During decision-making, neurons in the orbitofrontal cortex (OFC) sequentially represent the value of each option in turn, but it is unclear how these dynamics are translated into a choice response. One brain region that may be implicated in this process is the anterior cingulate cortex (ACC), which strongly connects with OFC and contains many neurons that encode the choice response. We investigated how OFC value signals interacted with ACC neurons encoding the choice response by performing simultaneous high-channel count recordings from the two areas in nonhuman primates. ACC neurons encoding the choice response steadily increased their firing rate throughout the decision-making process, peaking shortly before the time of the choice response. Furthermore, the value dynamics in OFC affected ACC ramping—when OFC represented the more valuable option, ACC ramping accelerated. Because OFC tended to represent the more valuable option more frequently and for a longer duration, this interaction could explain how ACC selects the more valuable response.
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The dataset supporting the current work is available from the corresponding author upon request.
The analysis code supporting the current work is available on T.W.E.’s GitHub: https://github.com/t-elston/OFCvalue-to-ACCresponse.
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We thank C. Ford, E. Hu, W. Liberti, L. Meckler and N. Munet for useful feedback on the manuscript. This work was funded by NIMH (R01-MH117763 and R01-MH121448 to J.D.W.). The funders had no role in study design, data collection and analysis, decision to publish or preparation of the manuscript.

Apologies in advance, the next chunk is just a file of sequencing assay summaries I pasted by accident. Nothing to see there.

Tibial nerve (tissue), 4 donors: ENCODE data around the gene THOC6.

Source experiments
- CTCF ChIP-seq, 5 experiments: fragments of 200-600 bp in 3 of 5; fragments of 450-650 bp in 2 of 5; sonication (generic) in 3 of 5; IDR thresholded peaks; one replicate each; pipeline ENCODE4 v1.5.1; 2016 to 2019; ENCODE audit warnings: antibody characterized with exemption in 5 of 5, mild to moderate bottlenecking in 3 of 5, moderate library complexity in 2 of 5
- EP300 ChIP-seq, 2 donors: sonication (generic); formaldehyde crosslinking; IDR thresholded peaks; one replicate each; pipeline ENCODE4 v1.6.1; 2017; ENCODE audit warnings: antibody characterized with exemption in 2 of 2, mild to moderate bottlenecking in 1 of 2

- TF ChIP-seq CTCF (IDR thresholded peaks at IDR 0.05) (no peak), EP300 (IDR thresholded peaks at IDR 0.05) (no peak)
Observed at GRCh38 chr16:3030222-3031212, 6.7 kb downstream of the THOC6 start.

The authors declare no competing interests.
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(a) Probability of subject C selecting a given choice option as a function of the probability of reward predicted by the option, as compared to the optimal choice as given by equation 1. N = 12508 trials. Error bars denote the standard error of the mean. (b) Same data as for subject G. N = 4902 trials. Error bars denote the standard error of the mean. (c) Difference of subjects’ choices from choice optimality as a function of the probability of reward. Asterisks indicate significant differences from zero (p < 0.001, one-sample t-test corrected for multiple comparisons). Error bars denote the standard error of the mean.
Distribution of first and second saccade times.
Reconstruction of (a) ACC and (b) OFC recording sites on coronal slices. Circle sizes represent the number of neurons.
(a) More neurons significantly encoded the value of the same option that was currently reported by the decoder (color) than significantly encoded the value of the alternate option (gray). Significant encoding was determined by regressing the neuron’s firing rate (synced to the onset of the decoder state) against either the value of the option reported by the decoder or the value of the alternate option (assessed at p < 0.01). Horizontal gray bars indicate significant differences between the proportion of neurons encoding the current versus alternate option (χ2 test, p < 0.01). (b) Each data point is the beta coefficient from each neuron’s standardized firing rate during the first 100 ms immediately after state onset regressed against the parameters shown on the x- and y- axes. In both regions and both subjects there was a strong correlation between a neuron’s encoding of value for the left or right option when either was currently being reported by the decoder.
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Balewski, Z.Z., Elston, T.W., Knudsen, E.B. et al. Value dynamics affect choice preparation during decision-making. Nat Neurosci 26, 1575–1583 (2023). https://doi.org/10.1038/s41593-023-01407-3